Tuesday, June 17, 2008

Littlejohn, Toynbee and the Politics of Opinion

I've caught up with this clip of Richard Littlejohn and Polly Toynbee on Question Time rather late but it's too interesting - and entertaining - to ignore. The first point to make is they are both right. Toynbee sees the strategic issue, reducing our dependence on oil, correctly and Littlejohn is right about the tactical issues, the near impossibility of achieving this politically. The second point to make is they are both wrong because they both think that strategy and tactics are opposite sides of the argument. They think, in other words, they are expressing opinions and advocating viable policies when, in fact, what they are doing is merely defining the terms of the argument, terms with which any thinking person will be entirely familiar. They delude themselves and their audience into thinking that the future will involve a choice between their positions, but, of course, this is impossible. There is one point of substance on which they genuinely seem to disagree - global warming  - but here their opinions are of no value because neither is qualified to assess the evidence. Meanwhile, in the Guardian - late again I'm afraid - Peter Wilby questions the need for the non-expert commentariat, the columnists hired to express their opinions in areas in which they can only ever have minimal expertise. To summarise Wilby: qualified voices are rarely heard on the comment pages these days; instead, we have a large number of people paid to be superficial generalists with pungent but probably worthless opinions. Opinions have, in a word, become entertainment. He's right but wrong if he thinks sacking inexpert columnists is the answer. They are necessary, but the trick is to get them to write differently, just as the trick with Toynbee and Littlejohn is to get them to think differently.  For example, a decent columnist would write about the fuel price/global warming issue in the round - balancing political reality with strategic goals and, perhaps, coming up with a tentative way forward. It is called journalism and the need for it is called democracy. They should do this not least because it would circumvent and, in the long term, discourage the empty demagoguery to which politicians so readily descend. Of course, there are columnists that do this - Nick Cohen for one - but  not enough. They are an endangered species because opinion as entertainment has become just too seductive for editors and readers alike. Perhaps blogging is the answer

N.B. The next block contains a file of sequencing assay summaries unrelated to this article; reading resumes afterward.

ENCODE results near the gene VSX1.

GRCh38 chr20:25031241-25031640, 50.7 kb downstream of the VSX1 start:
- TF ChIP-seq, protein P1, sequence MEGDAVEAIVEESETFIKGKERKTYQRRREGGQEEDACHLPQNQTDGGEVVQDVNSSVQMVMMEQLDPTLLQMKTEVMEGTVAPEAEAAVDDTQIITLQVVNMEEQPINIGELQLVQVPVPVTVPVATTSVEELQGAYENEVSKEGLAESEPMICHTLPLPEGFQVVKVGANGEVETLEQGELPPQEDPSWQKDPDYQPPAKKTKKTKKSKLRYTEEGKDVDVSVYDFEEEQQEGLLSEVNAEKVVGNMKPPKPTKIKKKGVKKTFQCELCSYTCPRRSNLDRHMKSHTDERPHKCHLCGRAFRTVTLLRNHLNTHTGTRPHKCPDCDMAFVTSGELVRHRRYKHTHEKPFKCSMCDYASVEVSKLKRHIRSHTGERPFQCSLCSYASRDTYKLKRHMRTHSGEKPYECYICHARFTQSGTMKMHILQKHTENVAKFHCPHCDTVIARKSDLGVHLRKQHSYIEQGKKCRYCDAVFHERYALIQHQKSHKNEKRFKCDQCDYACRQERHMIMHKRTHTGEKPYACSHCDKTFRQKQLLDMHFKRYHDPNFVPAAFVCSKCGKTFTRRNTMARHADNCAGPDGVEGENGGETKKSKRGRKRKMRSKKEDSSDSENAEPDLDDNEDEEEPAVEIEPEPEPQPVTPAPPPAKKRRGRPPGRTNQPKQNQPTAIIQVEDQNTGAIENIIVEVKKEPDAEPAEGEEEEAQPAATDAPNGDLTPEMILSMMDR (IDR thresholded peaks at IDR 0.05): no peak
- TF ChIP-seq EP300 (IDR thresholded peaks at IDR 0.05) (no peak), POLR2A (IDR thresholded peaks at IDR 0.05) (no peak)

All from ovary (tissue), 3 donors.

1. You are of course correct. And I am reminded of the situation during the first war with the Gen' Staff. Where while they were fiddling about with the various strategic and tactical options those in the trenches were having their lives blown to bits. It was not until a few simple rules with local changes, came up from the men, that the vast carnage stopped.
    And like with that war, there is little point in thinking of vast movements. It will be much better to probe different areas with visible and measurable goals.

  2. I'll go along with that apart from the seductive part. I just got so bored with it I stopped buying newspapers. blogging is the panacea, we should all know that by now!

  3. Quite brilliant. I almost agreed with you until I tripped up the end.

    The point where I disagree is that the attitude of the Littlejohns is the problem that campaigning journalists like Monbiot and politicians like Gore have to solve. For our children's sake I hope they do. judging by last night Obama looks as if he might be onto something.

  4. ha ha! yes, entertaining by QT standards. Punch & Judy without the profundity. A good point made in there though - how much do they get paid for selling second-hand opinion? maybe all opinion is secondhand by now, maybe that's what disappoints me.